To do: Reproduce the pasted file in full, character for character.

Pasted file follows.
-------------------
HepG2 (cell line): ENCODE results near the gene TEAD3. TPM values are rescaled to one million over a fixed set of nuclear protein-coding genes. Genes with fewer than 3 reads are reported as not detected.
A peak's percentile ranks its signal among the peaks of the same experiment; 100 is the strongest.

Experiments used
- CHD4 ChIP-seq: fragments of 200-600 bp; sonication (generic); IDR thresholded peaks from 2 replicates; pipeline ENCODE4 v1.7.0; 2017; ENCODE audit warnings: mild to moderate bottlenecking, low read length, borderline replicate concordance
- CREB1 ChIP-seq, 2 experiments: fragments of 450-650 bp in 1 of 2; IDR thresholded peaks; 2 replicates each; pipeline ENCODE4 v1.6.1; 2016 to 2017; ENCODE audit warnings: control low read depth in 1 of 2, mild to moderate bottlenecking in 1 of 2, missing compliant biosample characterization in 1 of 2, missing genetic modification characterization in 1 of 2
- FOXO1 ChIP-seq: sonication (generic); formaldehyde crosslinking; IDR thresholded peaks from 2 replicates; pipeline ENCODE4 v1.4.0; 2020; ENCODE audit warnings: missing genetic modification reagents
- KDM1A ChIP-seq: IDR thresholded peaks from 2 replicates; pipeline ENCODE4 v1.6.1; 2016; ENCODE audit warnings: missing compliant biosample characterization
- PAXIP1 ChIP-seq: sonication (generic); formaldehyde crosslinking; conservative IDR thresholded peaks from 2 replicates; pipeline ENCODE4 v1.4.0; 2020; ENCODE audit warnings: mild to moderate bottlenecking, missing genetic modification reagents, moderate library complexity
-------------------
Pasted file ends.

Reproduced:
HepG2 (cell line): ENCODE results near the gene TEAD3. TPM values are rescaled to one million over a fixed set of nuclear protein-coding genes. Genes with fewer than 3 reads are reported as not detected.
A peak's percentile ranks its signal among the peaks of the same experiment; 100 is the strongest.

Experiments used
- CHD4 ChIP-seq: fragments of 200-600 bp; sonication (generic); IDR thresholded peaks from 2 replicates; pipeline ENCODE4 v1.7.0; 2017; ENCODE audit warnings: mild to moderate bottlenecking, low read length, borderline replicate concordance
- CREB1 ChIP-seq, 2 experiments: fragments of 450-650 bp in 1 of 2; IDR thresholded peaks; 2 replicates each; pipeline ENCODE4 v1.6.1; 2016 to 2017; ENCODE audit warnings: control low read depth in 1 of 2, mild to moderate bottlenecking in 1 of 2, missing compliant biosample characterization in 1 of 2, missing genetic modification characterization in 1 of 2
- FOXO1 ChIP-seq: sonication (generic); formaldehyde crosslinking; IDR thresholded peaks from 2 replicates; pipeline ENCODE4 v1.4.0; 2020; ENCODE audit warnings: missing genetic modification reagents
- KDM1A ChIP-seq: IDR thresholded peaks from 2 replicates; pipeline ENCODE4 v1.6.1; 2016; ENCODE audit warnings: missing compliant biosample characterization
- PAXIP1 ChIP-seq: sonication (generic); formaldehyde crosslinking; conservative IDR thresholded peaks from 2 replicates; pipeline ENCODE4 v1.4.0; 2020; ENCODE audit warnings: mild to moderate bottlenecking, missing genetic modification reagents, moderate library complexity